A Torah scroll, in Hebrew Sefer Torah, is a handwritten copy of the Torah, meaning: of the Pentateuch, or the five books of Moses (the first books of the Hebrew Bible). The Torah scroll is mainly used in the ritual of Torah reading during Jewish prayers. At other times, it is stored in the holiest spot within a synagogue, the ark, which is usually an ornate curtained-off cabinet built along the wall that most closely faces Jerusalem, the direction Jews face when praying.
This Sefer Torah came from the synagogue in Brzostek, a small village in the Carpathian Mountains in the south of Poland. In 1939, the town had a population of between 450-500 Jews, approximately one-third of the population, estimated at around 40 Jewish families.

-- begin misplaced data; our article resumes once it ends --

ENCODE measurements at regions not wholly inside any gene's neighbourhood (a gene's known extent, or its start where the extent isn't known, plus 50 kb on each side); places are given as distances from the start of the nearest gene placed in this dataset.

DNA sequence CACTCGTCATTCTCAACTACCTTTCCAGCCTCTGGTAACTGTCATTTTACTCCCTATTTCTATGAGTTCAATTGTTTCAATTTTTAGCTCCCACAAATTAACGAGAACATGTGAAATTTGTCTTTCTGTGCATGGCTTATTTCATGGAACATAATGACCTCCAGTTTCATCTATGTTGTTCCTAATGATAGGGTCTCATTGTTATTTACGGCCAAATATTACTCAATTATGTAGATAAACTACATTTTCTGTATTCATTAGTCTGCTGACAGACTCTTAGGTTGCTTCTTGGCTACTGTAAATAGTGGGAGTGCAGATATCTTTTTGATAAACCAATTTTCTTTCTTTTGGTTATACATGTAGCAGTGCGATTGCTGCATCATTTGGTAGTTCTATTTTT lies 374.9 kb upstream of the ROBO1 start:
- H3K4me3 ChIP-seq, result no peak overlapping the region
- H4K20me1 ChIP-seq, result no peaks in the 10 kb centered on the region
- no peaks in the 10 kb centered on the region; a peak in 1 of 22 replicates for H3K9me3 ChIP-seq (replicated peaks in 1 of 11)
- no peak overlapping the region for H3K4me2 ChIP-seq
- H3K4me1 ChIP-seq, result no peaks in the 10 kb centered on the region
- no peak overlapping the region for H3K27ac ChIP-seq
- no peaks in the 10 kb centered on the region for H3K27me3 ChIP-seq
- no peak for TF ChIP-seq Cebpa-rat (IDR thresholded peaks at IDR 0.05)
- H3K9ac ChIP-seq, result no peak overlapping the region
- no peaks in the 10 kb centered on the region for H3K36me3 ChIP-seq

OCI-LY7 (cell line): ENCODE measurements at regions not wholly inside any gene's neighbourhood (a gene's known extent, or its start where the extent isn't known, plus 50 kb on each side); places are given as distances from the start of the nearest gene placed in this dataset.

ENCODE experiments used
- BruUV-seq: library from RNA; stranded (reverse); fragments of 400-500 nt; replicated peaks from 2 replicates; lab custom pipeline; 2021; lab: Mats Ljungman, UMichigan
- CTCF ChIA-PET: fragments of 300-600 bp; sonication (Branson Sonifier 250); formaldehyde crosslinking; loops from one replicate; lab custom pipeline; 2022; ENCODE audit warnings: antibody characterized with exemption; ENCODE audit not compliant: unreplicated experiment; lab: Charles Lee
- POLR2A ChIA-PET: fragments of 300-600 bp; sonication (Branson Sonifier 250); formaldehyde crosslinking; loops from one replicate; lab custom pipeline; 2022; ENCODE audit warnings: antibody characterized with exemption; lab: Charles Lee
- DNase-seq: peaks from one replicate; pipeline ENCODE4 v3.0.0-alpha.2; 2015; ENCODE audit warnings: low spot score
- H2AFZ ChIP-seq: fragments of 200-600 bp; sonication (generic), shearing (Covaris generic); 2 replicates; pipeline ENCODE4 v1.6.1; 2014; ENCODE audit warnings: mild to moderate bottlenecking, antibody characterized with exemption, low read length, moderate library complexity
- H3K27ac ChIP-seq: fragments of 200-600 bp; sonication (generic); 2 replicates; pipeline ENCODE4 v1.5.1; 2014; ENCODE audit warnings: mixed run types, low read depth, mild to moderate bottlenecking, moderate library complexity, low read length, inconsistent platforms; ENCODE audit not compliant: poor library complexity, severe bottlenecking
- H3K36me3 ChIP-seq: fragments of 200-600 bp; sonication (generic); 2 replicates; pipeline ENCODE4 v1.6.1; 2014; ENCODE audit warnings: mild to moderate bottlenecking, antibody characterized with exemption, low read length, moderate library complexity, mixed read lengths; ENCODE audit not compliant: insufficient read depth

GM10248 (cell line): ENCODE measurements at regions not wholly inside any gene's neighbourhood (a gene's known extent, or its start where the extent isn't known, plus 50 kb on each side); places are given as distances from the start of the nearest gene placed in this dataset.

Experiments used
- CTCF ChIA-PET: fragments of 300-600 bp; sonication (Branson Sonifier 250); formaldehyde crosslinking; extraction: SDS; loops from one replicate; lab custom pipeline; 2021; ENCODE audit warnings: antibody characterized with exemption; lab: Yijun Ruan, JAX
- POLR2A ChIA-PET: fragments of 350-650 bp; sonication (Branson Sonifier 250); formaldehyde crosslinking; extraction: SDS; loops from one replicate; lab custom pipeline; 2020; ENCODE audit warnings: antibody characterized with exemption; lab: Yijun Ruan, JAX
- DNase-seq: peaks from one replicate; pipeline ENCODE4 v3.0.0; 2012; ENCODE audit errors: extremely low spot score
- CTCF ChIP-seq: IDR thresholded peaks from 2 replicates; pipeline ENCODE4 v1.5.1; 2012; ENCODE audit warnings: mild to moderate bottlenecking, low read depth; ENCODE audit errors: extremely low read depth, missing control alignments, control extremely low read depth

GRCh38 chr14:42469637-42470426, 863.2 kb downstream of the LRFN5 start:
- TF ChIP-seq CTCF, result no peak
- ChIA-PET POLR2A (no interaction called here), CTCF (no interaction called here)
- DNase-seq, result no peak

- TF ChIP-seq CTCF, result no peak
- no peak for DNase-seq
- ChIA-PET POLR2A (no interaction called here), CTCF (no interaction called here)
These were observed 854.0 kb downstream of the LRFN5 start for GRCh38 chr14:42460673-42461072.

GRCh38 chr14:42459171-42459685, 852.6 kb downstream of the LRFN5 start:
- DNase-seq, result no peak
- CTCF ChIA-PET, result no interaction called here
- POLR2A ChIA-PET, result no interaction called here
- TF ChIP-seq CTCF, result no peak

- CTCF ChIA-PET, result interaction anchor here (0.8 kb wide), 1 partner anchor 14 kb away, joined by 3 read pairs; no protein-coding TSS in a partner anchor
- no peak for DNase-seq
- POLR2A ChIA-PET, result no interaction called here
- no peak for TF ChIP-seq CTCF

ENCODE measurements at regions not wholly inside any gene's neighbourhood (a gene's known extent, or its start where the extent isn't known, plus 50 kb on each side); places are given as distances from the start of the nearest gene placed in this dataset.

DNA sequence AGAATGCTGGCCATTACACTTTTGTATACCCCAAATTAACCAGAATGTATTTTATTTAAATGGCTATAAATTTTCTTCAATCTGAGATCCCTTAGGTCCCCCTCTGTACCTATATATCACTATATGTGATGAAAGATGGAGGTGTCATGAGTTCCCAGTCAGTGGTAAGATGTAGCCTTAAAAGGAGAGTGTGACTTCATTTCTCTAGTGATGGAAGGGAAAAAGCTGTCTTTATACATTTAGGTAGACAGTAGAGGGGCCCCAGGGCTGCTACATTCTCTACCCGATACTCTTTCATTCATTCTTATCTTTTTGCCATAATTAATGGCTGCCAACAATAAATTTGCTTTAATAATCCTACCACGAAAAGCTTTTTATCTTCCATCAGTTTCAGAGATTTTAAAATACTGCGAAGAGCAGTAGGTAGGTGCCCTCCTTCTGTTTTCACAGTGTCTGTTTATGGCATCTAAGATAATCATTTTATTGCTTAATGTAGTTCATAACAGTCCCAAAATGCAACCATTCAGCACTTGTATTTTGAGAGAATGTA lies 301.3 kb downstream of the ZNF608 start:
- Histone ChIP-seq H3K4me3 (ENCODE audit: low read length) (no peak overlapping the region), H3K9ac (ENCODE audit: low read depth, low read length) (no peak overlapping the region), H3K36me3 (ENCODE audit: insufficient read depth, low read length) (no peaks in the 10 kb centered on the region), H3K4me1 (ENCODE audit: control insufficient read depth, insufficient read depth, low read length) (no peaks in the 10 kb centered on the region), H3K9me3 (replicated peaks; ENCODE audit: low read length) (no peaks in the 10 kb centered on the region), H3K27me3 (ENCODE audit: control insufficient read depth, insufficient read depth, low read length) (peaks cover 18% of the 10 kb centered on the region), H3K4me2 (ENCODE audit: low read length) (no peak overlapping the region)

The first wooden house of prayer was established in the mid-19th century. In the early 20th century, a brick synagogue was built on its site. During World War II, the synagogue and its contents were destroyed by the Germans. The scroll was rescued by a non-Jewish resident of the town who gave it to Avraham Leib Szus when he returned to his village in 1946 to discover that only four Jews had survived and that his family had been brutally murdered. Avraham brought it to Australia when he immigrated in 1959 and wished to find a new home for it among the Jews, "to serve as a reminder of his people’s past in Poland."
There is now no Jewish population left in Brzostek. The synagogue, deserted for many years, has been turned into a primary school.